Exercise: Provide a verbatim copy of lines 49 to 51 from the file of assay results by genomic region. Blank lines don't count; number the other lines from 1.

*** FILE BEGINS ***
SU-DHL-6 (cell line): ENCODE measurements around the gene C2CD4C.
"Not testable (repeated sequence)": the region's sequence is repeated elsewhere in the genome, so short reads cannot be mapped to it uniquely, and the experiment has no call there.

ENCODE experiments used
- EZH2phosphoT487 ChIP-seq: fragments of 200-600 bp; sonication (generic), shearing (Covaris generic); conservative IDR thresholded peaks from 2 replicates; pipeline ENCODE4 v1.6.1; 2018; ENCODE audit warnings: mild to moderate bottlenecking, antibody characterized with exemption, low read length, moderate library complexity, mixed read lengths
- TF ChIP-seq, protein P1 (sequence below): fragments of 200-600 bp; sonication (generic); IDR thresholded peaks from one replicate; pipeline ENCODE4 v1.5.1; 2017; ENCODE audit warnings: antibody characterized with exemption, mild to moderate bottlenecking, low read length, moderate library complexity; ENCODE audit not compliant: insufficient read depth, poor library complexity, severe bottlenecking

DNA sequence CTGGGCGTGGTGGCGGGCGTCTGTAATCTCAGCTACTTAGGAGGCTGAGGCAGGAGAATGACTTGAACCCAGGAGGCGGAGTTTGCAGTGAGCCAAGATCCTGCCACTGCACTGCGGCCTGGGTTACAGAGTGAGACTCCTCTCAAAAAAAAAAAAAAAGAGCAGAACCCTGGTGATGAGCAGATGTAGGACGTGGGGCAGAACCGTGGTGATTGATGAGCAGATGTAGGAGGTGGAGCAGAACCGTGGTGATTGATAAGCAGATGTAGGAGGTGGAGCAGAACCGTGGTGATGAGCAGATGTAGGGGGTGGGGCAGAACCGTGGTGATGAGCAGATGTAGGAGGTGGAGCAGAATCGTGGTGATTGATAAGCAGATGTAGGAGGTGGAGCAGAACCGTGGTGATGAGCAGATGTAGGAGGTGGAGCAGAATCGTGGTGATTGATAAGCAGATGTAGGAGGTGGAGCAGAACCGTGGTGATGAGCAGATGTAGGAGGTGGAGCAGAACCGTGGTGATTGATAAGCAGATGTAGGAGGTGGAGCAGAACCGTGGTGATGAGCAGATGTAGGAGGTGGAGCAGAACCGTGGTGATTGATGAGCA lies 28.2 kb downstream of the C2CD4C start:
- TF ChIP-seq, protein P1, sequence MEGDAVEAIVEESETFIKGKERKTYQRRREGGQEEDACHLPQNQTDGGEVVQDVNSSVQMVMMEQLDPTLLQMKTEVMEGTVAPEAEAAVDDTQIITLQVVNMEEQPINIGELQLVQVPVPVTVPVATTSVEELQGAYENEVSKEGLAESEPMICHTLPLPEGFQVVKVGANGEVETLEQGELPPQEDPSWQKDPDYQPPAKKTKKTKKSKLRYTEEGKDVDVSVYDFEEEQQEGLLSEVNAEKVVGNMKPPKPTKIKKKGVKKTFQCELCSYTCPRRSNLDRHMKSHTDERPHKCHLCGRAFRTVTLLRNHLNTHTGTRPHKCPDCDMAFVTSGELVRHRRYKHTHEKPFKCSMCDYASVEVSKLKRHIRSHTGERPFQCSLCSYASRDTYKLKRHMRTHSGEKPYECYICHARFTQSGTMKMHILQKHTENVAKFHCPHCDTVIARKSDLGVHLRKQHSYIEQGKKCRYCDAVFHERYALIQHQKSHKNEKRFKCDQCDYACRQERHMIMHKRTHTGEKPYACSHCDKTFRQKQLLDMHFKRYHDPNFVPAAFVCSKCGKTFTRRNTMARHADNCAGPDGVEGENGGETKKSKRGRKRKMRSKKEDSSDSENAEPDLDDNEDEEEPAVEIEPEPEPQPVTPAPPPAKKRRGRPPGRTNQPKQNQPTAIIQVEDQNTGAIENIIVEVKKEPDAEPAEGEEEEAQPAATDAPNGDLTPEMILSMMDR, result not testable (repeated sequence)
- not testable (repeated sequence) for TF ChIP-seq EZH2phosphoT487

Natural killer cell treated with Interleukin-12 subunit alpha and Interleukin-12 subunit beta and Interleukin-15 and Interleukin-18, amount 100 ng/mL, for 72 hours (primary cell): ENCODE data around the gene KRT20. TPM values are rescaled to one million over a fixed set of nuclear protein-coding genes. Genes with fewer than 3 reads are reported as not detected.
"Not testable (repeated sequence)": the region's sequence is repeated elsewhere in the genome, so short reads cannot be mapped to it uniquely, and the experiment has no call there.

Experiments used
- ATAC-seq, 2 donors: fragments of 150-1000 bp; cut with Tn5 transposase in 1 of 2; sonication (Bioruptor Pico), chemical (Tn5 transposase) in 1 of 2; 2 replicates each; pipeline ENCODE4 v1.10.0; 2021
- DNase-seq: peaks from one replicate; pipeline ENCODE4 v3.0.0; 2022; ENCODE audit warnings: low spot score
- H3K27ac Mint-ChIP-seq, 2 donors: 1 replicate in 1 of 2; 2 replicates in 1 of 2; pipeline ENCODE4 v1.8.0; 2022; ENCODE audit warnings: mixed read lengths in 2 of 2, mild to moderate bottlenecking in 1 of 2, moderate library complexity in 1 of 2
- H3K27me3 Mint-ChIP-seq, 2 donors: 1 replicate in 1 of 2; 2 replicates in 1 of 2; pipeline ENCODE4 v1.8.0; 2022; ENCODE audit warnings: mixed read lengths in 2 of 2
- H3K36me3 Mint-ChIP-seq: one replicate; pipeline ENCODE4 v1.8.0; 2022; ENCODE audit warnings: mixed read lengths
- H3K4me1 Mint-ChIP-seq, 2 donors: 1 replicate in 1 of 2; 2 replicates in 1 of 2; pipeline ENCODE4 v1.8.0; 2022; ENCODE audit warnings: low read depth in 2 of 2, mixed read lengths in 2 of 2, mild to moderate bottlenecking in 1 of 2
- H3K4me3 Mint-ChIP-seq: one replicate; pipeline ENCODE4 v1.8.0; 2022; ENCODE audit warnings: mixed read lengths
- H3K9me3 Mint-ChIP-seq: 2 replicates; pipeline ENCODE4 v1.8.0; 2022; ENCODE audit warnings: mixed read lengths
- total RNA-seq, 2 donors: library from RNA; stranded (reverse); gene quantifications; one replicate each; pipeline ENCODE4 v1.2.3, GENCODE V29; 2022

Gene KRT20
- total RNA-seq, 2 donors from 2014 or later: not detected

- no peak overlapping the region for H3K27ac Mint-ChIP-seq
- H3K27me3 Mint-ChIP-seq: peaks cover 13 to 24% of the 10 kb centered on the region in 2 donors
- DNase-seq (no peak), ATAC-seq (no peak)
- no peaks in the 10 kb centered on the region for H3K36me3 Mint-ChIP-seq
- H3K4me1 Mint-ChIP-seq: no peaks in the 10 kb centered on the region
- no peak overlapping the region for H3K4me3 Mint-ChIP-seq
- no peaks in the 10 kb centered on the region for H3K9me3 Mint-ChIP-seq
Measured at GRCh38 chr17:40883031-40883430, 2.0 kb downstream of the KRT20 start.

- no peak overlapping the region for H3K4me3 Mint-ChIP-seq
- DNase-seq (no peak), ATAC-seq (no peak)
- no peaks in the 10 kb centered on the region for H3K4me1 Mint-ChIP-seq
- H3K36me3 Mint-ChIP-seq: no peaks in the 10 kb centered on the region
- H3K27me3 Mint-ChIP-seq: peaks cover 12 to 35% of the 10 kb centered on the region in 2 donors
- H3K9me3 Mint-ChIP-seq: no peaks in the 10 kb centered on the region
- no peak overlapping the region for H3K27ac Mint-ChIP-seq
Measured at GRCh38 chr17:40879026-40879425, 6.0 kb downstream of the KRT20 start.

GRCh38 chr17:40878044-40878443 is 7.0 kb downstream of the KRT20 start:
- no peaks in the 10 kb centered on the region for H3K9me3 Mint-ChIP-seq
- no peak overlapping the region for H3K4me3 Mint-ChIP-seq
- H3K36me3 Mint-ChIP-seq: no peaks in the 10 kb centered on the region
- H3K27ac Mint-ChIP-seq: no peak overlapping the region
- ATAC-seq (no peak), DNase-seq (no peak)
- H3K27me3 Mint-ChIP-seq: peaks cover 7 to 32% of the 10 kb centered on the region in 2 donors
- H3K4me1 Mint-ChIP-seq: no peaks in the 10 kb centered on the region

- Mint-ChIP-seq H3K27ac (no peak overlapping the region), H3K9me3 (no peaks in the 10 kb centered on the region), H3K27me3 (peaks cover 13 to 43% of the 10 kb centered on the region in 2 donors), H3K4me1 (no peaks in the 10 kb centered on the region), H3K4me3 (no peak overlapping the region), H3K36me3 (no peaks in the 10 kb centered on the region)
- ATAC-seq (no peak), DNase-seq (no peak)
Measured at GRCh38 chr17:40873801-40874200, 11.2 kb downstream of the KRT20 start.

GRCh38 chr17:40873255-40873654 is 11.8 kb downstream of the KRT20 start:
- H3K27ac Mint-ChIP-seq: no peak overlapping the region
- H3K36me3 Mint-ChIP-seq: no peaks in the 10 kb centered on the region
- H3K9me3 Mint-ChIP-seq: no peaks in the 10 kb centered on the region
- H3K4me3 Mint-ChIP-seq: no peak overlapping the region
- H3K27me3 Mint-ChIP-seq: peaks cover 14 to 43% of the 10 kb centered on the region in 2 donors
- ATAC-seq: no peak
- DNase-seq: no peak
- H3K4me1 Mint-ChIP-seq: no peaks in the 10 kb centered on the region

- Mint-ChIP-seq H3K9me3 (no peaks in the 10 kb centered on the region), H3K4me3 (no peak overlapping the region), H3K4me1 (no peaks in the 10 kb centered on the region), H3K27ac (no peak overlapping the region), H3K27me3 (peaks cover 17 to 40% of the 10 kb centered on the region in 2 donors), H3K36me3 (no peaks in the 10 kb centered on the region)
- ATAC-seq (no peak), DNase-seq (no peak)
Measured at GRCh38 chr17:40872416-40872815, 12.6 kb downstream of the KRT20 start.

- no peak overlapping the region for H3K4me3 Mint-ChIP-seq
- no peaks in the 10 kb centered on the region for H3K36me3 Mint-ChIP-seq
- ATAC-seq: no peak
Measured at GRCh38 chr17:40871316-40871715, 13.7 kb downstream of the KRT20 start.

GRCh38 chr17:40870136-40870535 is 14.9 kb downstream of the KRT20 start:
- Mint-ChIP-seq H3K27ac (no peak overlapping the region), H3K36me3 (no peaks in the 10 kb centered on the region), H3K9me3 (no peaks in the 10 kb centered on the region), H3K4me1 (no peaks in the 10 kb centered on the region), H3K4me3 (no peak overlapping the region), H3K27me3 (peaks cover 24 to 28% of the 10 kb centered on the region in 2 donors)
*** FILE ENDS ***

Measured at GRCh38 chr17:40873801-40874200, 11.2 kb downstream of the KRT20 start.

GRCh38 chr17:40873255-40873654 is 11.8 kb downstream of the KRT20 start:
- H3K27ac Mint-ChIP-seq: no peak overlapping the region